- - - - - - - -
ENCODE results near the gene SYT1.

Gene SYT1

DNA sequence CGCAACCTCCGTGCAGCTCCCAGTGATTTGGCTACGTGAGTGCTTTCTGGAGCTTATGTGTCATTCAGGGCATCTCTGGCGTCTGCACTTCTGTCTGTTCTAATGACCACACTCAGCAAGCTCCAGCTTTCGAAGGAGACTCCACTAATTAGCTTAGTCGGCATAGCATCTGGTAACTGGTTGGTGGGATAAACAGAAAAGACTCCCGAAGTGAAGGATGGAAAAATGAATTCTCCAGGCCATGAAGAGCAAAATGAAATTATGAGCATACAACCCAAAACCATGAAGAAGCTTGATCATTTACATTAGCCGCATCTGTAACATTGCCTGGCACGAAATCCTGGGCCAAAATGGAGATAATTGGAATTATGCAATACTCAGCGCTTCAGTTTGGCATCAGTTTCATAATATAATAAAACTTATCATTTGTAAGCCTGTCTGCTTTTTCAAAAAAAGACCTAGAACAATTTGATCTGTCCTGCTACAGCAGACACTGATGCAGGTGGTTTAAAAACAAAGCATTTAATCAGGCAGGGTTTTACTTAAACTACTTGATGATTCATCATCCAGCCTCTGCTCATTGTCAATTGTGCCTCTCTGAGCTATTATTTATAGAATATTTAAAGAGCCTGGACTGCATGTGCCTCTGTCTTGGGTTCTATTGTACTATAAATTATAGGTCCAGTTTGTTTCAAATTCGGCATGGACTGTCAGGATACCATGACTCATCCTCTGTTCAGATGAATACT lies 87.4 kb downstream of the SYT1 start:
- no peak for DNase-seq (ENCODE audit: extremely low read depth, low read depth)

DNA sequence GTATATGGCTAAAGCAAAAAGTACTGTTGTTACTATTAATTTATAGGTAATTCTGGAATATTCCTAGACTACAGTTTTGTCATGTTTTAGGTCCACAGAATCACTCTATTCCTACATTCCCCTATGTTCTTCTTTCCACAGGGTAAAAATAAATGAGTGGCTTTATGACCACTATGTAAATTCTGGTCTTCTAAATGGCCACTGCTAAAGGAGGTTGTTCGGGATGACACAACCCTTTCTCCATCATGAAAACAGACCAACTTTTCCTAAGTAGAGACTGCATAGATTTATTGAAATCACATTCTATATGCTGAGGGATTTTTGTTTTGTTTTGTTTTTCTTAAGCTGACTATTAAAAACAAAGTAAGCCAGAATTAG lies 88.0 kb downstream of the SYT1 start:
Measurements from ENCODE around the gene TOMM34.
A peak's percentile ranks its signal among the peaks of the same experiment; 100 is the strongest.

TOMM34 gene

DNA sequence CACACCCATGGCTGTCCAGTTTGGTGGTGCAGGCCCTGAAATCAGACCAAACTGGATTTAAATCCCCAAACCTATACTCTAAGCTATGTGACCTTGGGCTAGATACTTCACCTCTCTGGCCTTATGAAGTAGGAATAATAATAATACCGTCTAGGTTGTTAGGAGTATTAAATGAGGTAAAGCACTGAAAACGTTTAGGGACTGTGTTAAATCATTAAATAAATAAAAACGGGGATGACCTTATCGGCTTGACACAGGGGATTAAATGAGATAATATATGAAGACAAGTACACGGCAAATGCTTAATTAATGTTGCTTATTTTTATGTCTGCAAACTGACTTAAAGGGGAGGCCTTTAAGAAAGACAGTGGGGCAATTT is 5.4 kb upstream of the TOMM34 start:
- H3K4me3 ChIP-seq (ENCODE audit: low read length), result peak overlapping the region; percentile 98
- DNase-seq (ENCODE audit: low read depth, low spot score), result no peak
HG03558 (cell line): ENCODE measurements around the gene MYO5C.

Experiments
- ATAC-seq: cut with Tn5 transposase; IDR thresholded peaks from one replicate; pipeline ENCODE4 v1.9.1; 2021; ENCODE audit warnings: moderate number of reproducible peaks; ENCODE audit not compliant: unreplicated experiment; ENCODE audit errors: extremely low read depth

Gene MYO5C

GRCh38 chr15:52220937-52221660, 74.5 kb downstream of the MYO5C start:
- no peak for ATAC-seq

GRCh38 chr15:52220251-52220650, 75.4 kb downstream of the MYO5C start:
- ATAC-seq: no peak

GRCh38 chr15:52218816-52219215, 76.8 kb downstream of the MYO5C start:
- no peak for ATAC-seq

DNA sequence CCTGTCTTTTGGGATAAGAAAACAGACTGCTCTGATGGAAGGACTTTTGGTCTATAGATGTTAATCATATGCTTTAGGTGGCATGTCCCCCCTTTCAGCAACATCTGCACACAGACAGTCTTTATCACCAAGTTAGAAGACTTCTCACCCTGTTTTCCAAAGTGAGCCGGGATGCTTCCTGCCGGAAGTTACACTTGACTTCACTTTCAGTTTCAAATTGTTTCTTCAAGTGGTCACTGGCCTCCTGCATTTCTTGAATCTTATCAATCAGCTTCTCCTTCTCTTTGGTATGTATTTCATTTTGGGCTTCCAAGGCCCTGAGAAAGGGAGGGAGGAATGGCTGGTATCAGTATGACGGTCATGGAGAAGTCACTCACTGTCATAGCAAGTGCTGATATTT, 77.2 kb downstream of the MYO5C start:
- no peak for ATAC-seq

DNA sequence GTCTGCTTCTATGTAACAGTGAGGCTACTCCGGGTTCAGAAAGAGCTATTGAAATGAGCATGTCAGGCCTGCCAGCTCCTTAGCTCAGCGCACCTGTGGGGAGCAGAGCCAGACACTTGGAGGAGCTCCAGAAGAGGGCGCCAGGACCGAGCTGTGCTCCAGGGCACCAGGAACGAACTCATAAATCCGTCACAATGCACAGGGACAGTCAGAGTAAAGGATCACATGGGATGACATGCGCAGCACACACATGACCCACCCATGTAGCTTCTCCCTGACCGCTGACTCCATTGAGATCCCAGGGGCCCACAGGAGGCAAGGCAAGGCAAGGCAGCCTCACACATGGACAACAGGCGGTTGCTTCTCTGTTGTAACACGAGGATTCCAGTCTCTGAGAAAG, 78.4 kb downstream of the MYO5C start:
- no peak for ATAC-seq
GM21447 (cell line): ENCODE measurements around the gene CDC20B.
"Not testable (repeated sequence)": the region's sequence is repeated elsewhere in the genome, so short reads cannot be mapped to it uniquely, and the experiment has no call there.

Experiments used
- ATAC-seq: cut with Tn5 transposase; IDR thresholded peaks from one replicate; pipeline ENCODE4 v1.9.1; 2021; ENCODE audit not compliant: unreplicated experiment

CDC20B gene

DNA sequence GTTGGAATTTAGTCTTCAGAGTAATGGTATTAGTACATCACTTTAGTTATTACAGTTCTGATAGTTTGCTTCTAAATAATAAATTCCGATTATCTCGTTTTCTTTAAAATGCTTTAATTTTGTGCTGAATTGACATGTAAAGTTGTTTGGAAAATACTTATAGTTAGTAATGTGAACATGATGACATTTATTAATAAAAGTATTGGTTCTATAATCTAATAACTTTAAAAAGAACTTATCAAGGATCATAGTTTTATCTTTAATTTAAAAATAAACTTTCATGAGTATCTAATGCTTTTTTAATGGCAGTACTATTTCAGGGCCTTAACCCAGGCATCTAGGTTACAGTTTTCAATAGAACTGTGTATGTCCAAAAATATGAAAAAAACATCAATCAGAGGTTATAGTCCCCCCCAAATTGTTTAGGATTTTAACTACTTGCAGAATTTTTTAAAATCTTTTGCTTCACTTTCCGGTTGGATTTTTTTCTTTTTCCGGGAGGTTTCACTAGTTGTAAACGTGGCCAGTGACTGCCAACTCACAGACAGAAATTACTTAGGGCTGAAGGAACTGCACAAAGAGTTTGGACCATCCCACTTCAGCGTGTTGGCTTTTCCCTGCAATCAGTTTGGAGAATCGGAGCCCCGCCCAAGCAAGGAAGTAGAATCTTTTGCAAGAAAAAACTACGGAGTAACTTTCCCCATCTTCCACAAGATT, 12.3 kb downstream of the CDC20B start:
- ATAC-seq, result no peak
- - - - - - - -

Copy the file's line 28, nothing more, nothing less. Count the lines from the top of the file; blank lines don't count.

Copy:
Experiments used